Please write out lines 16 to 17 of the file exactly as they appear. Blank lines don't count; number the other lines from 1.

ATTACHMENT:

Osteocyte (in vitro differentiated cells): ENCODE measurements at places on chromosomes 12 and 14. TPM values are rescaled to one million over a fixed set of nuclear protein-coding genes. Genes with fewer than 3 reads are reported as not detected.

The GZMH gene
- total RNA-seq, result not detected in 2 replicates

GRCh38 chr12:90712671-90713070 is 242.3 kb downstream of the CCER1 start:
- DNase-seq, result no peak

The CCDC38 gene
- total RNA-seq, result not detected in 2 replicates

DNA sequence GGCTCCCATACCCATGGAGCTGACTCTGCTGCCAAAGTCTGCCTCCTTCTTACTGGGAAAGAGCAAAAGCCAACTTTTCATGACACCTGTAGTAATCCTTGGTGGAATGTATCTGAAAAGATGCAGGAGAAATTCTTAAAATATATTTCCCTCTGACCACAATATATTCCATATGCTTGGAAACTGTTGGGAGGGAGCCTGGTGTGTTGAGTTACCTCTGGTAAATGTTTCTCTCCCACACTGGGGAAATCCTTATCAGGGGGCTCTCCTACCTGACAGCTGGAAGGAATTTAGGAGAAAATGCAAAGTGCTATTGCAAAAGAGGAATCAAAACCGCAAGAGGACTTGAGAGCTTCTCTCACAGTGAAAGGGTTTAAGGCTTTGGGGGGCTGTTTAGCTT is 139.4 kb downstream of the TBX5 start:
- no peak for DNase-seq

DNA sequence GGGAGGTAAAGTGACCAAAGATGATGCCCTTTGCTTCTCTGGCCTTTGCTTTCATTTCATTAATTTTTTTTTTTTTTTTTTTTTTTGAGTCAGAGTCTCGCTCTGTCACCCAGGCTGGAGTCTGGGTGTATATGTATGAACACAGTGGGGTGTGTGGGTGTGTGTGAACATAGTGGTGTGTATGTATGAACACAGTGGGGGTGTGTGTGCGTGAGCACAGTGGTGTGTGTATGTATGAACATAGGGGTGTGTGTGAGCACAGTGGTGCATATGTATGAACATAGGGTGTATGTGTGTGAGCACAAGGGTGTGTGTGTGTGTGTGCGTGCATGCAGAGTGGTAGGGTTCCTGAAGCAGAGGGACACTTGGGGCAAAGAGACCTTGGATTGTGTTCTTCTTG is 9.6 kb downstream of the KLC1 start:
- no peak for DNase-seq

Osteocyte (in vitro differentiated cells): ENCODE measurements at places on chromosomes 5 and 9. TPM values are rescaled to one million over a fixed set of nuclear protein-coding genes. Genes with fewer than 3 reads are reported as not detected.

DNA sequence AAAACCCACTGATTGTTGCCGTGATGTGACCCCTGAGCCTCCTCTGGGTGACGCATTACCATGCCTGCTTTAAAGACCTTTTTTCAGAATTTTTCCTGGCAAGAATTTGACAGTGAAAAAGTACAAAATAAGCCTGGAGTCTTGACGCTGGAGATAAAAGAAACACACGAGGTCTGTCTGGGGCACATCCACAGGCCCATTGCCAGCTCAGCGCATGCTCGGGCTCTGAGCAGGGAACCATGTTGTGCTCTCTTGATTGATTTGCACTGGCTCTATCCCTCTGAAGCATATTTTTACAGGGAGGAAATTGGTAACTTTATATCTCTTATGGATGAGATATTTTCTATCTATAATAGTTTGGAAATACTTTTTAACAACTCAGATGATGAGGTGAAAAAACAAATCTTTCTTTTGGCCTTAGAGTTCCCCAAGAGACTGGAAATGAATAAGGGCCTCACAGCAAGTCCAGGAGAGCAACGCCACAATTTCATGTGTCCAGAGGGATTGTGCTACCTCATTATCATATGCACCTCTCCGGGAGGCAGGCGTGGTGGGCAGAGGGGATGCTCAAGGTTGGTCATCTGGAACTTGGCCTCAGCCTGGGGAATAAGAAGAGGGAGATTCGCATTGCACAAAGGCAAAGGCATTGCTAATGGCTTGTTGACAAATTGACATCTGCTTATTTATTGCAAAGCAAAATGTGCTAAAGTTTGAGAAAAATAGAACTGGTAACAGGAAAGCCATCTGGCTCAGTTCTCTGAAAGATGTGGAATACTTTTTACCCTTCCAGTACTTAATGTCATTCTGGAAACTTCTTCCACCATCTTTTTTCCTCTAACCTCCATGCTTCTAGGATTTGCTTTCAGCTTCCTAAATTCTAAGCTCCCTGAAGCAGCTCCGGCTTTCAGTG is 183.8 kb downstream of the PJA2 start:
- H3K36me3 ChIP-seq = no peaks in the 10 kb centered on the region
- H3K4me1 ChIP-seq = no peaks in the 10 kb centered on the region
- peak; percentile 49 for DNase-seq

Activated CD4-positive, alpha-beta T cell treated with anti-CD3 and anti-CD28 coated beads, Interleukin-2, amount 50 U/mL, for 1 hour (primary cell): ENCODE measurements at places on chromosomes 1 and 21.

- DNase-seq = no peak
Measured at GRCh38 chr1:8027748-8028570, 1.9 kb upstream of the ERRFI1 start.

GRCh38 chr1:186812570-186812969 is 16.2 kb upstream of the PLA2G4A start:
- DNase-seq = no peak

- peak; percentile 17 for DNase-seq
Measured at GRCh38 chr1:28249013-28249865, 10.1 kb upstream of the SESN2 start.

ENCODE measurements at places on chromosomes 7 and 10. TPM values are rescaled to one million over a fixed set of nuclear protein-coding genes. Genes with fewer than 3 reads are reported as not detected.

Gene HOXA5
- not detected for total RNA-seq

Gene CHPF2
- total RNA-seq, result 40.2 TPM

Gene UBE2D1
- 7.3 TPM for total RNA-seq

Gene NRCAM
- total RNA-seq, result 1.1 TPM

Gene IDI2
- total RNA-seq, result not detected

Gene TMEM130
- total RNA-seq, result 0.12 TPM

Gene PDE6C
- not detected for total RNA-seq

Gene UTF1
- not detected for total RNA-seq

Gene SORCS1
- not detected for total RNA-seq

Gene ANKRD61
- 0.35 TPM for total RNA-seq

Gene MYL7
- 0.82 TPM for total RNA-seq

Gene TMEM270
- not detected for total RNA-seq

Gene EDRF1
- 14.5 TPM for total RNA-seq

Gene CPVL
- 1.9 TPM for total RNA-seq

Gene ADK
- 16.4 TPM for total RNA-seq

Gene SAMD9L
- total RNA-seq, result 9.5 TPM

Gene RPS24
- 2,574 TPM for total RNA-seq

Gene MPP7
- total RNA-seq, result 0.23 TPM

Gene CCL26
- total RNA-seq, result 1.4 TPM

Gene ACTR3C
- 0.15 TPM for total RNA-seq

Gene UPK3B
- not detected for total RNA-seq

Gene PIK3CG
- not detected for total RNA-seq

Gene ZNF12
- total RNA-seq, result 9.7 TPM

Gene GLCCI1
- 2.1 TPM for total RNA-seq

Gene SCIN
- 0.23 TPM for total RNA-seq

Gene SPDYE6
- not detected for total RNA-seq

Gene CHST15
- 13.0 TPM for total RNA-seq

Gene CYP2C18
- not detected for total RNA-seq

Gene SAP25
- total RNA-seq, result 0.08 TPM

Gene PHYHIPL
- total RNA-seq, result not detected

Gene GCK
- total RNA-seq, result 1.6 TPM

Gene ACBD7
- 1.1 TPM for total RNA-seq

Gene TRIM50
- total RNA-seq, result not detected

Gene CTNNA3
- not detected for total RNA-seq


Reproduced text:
- peak; percentile 49 for DNase-seq

Activated CD4-positive, alpha-beta T cell treated with anti-CD3 and anti-CD28 coated beads, Interleukin-2, amount 50 U/mL, for 1 hour (primary cell): ENCODE measurements at places on chromosomes 1 and 21.